by Diana Castro-Vazquez
Most people know that the civil rights movement was a movement that fought to abolish institutional racial segregation and discrimination, but many may not know the story of civil rights workers James Chaney, Michael Schwermer and Andrew Goodman. The workers were found dead on August 4, 1964, almost two months after they disappeared, simply because they were affiliated with a group helping register black voters in Meridian, Miss.. Public outcry over the disappearance of these civil rights workers on June 16, 1964 was one of the catalysts that finally led to the passage of the Civil Rights Act of 1964.
At the beginning of 1964, the Congress of Racial Equality (CORE) field secretaries Mickey and Rita Schwerner arrived in Meridian. They frequently met supporters of the Freedom Movement in Mt. Zion Church. The Freedom Movement’s goal was to register black people to vote. In 1964, 45 percent of the population of Mississippi was black, but less than 5 percent of them were registered to vote. The community agreed to host a
Freedom School for the upcoming Freedom Summer Project.
On the evening of June 16, while CORE members were in Ohio, meeting volunteers for the Summer Project, the Ku Klux Klan attacked Mt. Zion Church in Meridian, Miss., beating members of the congregation and burning down the building.
On June 22, James Chaney, Michael Schwerner and Andrew Goodman were driving to Neshoba County to meet up with local black people to talk about the church burning, when they were pulled over by police. A known member of the White Knights of the Ku Klux Klan- Sheriff deputy Cecil Price- pulled them over for “speeding.” The car that the three men were in was well-known to the community as a CORE vehicle. Instead of giving them a ticket, Price decided to arrest them and take them to a jail in Philadelphia, Mississippi and deny them their phone call.
Price then contacted his KKK associates and Sheriff Lawrence Rainey, who agreed to release the three men and later ambush them while they were on their way back to Meridian.
Once the CORE members realized that the three men missed their check-in time, they gathered a search party. Louise Hermey, a Summer Project volunteer, called jails and hospitals looking for the missing men. The Neshoba County jail denied any involvement and claimed not to know anything about the missing men, despite the fact that at the moment of the call, the three men were still in custody. The Student Nonviolent Coordinating Committee (SNCC) was informed that the men were being held in jail and they notified the FBI, who did nothing.
At 10:30 that night, Price let the three men go and told them “to get out of town.” While they were on the way back to Meridian, they got pulled over again by Price, who then handed them over to the Klan. The Klan proceeded to take James Chaney (the only black man out of the three) and beat him repeatedly; all three were shot to death. The next morning, they were buried on the property of wealthy landowner Olen Burrage; their car was set on fire and driven into Bogue Chitto swamp.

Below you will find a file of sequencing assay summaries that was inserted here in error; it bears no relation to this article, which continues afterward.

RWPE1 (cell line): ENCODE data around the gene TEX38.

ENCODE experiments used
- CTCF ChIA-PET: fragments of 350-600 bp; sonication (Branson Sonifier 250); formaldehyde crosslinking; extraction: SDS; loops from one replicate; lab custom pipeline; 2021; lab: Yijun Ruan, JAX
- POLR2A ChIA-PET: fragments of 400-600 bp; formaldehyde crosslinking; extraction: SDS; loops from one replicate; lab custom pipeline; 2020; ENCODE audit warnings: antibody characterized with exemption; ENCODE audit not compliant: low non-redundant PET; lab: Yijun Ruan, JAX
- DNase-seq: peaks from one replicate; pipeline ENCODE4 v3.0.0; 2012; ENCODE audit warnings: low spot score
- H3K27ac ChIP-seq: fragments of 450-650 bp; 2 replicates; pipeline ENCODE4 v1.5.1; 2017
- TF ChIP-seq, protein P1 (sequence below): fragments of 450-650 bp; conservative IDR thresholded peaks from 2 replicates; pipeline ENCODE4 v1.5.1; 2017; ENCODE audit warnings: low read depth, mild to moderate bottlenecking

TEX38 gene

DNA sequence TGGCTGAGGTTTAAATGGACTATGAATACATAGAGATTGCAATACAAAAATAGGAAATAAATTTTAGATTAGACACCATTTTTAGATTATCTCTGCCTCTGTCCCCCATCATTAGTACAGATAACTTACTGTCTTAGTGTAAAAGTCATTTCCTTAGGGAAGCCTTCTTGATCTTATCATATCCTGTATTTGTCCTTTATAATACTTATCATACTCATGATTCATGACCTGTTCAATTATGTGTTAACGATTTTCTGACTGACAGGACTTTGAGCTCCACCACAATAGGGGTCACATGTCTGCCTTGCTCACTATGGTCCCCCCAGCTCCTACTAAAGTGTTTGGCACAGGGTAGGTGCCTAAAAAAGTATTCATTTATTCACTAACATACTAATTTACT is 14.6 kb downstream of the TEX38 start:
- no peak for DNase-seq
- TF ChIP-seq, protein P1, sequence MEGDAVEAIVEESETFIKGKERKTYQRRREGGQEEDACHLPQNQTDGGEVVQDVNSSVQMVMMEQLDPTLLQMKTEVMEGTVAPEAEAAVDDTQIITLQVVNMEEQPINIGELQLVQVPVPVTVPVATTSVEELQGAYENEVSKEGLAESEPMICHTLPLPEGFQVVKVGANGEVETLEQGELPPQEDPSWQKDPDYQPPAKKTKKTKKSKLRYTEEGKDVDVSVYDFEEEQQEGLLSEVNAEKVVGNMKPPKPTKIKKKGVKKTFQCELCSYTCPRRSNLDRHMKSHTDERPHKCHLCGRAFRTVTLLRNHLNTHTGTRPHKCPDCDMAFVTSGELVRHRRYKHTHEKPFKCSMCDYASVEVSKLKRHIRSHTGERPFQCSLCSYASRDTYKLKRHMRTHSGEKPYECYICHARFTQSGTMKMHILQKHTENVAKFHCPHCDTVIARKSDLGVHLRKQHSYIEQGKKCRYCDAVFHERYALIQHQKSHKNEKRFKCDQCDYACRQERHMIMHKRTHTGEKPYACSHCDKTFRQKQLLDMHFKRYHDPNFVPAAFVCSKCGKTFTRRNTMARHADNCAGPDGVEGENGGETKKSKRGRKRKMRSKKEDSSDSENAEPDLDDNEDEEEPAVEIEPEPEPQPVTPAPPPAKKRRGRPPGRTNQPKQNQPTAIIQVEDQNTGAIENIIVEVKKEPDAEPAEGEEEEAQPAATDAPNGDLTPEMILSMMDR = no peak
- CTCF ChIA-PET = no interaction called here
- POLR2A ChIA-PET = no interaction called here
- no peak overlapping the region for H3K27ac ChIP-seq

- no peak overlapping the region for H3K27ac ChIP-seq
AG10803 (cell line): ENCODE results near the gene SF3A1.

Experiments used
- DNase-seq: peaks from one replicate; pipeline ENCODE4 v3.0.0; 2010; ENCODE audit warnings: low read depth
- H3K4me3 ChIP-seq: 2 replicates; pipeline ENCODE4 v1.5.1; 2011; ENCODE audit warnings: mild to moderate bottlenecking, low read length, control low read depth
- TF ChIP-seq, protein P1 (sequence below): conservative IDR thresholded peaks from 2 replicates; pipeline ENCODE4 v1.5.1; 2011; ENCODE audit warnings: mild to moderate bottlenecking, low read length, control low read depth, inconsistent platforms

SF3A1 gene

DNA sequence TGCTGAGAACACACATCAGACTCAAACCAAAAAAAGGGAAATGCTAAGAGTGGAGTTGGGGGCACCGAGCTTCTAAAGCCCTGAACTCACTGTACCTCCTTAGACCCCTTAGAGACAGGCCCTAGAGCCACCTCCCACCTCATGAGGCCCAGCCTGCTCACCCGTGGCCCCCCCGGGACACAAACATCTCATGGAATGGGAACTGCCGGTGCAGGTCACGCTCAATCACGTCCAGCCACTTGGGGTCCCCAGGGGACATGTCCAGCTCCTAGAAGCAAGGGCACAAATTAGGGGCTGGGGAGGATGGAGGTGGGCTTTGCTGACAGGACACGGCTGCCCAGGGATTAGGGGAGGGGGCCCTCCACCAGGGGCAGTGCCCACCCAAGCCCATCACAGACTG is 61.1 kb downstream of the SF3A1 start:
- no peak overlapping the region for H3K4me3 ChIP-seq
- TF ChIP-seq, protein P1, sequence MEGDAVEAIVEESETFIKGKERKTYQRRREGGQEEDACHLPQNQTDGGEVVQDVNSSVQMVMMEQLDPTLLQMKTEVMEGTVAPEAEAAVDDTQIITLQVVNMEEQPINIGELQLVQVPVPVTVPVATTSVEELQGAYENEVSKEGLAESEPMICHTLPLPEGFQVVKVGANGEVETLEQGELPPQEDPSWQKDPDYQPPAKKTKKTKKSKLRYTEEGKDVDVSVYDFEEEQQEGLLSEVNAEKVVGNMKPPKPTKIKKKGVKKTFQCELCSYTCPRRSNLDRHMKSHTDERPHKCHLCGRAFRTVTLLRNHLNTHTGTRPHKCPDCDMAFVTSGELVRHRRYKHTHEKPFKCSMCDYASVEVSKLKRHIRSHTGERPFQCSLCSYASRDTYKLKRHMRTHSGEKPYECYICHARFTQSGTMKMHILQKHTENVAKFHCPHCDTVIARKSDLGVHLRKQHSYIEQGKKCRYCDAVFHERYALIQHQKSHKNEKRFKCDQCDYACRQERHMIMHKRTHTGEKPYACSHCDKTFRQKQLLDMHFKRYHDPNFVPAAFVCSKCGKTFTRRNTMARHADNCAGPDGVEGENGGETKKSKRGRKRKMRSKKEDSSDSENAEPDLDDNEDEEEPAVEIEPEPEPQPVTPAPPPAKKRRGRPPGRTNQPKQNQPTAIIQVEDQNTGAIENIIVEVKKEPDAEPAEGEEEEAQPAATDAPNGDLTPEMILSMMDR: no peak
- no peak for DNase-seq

The next day, the disappearance of the men became front-page news, even appearing in The New York Times, and their car was found. The FBI and the military formed search teams and President Johnson met the parents of Michael Schwerner and Andrew Goodman. He told them that everything possible was being done. The mother of James Chaney was not invited to the White House with the other parents.
While the search parties were going on, conspiracies started blooming. Mississippi claimed it was all a hoax; the Mississippi governor told reporters, “those boys are in Cuba,” and a Communist ploy claimed they were in Mexico.
During this time, the first FBI office in Mississippi opened and the number of agents increased from 15 to 150. Despite this, FBI director Hoover stated that the FBI would give no protection to civil rights workers.
In Neshoba county, a paid informant tipped off the FBI, and the bodies were recovered on August 4, almost two months after they disappeared. The autopsies of the men were never released to the public. Leaks reported that they were only shot, not tortured or mutilated, but the Medical Committee for Human Rights suspected a cover-up, so they asked a well-respected New York pathologist, Dr. David Spain, to inspect the bodies. He discovered horrible torture done to James Chaney, and stated that in his 25 years as a pathologist and medical examiner, he had never seen bones so shattered, except in a high-speed accident or plane crash.
Michael Schwerner’s parents asked that his body be buried next to James Chaney, but it was not allowed because it violated the rigid code of Mississippi, where segregation extended beyond life – whites and blacks could not even be laid to rest in the same cemetery.
Now, in 2022, we might think that segregation was something that happened so long ago, but the murders of these three innocent men, James Chaney, Michael Schwerner and Andrew Goodman, happened 58 years ago. Most of our grandparents were alive back then, and for others, our parents were as well. Segregation is a part of our recent past and we have to acknowledge it.
At the eulogy for James Chaney, CORE leader Dave Dennis might have been speaking directly to us today when he said: “I want to talk about right now the living dead that we have right among our midst, not only in the state of Mississippi but throughout the nation. Those are the people who don’t care, [and] those who do care but don’t have the guts enough to stand up for it … . Your work is just beginning.”